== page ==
By Zhihan Yang
Boston University Statehouse Program
BOSTON — Human service workforce development should be a focus of American Rescue Plan Act funds, Cape Cod lawmakers and public health advocates said during a virtual legislative hearing focused on where and how Massachusetts should spend the pandemic-related federal aid.
Massachusetts will receive $5.3 billion from the federal program passed by Congress earlier this year. Lawmakers are conducting hearings to determine priorities for the bulk of the money not already allocated by Gov. Charlie Baker.
“I think everything is a priority really,” said Rep. Kip Diggs, D-Barnstable, after last week’s hearing that focused on human services. “Now I think that making sure that people are getting paid what they should be, being able to put people back to work is very, very, very important.”
According to Diggs, some local service providers earn a little above minimum wage, which is “not acceptable” for him.
“We all have to acknowledge that probably the greatest barrier toward moving in the direction we want to move is the rates that we pay our providers,” said Sen. Cindy Friedman, D-Arlington, during the hearing.
Health and Human Services Secretary Marylou Sudders divided the problem of the rates into “immediate” and “long-term.”
According to Sudders, in the short term, the Baker administration has used $55 million from ARPA to fund a 10% rate increase for all health and human service providers that will last until December. In January, a bill will be filed to invest in primary and behavioral health care.
“That is the way forward, and it can’t be once every 10 years,” Sudders said. “We need to do systemic reforms on this.”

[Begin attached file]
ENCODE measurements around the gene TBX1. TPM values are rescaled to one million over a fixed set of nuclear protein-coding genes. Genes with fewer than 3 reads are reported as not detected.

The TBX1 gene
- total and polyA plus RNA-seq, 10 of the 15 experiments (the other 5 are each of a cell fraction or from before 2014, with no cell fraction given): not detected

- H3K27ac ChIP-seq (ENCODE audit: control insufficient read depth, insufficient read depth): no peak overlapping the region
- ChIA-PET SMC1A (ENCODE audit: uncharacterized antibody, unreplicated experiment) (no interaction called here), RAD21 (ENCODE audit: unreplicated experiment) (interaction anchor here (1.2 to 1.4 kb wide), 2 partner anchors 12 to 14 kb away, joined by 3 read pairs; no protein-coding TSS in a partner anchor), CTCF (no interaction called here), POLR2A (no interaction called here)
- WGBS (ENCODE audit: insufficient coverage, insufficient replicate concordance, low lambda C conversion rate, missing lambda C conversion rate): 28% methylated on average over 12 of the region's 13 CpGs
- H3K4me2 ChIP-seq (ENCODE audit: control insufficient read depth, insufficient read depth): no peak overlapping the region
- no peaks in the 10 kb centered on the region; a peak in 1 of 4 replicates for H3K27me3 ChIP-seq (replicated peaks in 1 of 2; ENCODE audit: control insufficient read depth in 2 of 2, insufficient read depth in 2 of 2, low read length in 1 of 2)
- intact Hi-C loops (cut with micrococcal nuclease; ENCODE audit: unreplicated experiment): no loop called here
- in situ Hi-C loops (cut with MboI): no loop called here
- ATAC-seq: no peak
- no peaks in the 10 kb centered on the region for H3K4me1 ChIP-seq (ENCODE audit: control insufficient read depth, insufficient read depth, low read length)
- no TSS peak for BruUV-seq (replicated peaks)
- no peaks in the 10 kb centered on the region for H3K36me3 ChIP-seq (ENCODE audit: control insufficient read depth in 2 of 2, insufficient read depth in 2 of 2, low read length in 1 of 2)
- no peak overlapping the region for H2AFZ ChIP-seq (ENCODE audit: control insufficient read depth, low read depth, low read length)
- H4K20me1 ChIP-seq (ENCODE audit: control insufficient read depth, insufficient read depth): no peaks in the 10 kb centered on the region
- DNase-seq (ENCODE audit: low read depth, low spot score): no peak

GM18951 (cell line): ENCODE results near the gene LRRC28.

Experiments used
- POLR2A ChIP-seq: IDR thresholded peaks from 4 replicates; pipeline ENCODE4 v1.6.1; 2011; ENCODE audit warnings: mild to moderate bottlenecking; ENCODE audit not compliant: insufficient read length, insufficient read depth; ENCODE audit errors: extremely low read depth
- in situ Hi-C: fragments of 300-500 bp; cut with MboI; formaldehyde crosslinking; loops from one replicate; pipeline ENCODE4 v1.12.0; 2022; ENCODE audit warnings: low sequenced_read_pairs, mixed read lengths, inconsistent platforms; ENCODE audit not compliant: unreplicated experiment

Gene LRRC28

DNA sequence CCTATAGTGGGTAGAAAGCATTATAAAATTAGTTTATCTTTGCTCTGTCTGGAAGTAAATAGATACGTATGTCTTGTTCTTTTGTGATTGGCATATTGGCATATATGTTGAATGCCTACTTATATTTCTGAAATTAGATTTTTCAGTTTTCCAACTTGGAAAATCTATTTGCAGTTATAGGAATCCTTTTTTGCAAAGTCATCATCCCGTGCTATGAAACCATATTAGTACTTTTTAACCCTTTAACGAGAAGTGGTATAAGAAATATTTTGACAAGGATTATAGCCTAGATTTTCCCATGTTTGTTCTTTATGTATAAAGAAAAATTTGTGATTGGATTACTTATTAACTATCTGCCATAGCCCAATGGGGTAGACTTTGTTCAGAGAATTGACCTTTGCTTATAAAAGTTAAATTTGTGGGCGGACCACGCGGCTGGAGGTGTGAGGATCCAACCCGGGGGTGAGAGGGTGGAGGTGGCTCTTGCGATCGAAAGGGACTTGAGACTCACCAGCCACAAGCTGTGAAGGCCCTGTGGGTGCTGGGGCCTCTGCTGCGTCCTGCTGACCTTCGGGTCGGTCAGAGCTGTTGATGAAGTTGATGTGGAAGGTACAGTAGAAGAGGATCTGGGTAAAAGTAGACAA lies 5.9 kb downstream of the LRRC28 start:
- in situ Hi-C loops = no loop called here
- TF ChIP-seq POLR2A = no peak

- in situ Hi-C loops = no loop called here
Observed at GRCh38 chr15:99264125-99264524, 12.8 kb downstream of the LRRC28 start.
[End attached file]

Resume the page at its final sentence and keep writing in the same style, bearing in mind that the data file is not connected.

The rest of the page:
In addition to a rate increase, the Massachusetts League of Community Health Centers called for additional funds on its career training programs to increase the workforce.
The Duffy Health Center in Hyannis is a part of the Massachusetts League network.
“We have now one nursing vacancy, and we only have two nurses,” said Heidi Nelson, the CEO. “Developing educational programs and things like loan repayment, and other kinds of incentives for people to go into nursing would be very helpful to us.”
Others who testified also called for a $251 million investment in public health from ARPA.
According to Attorney General Maura Healey, the fund can help to “decentralize local public health infrastructure and modernize it” through various ways, including improving workforce training, providing direct financial support, and developing a statewide data collection system.
Though not the focus of the hearing, Sen. Julian Cyr, D-Truro, said that “the biggest challenge” for the Cape Cod workforce is the lack of housing.
“We have quite a few hurdles to take care of,” Diggs added. “I … see the money is going to the housing, making sure people are getting paid the way that they are supposed to get paid, making sure that people that are in any danger, they can get a little bit of extra money also.”
This article originally appeared in the Cape Cod Times.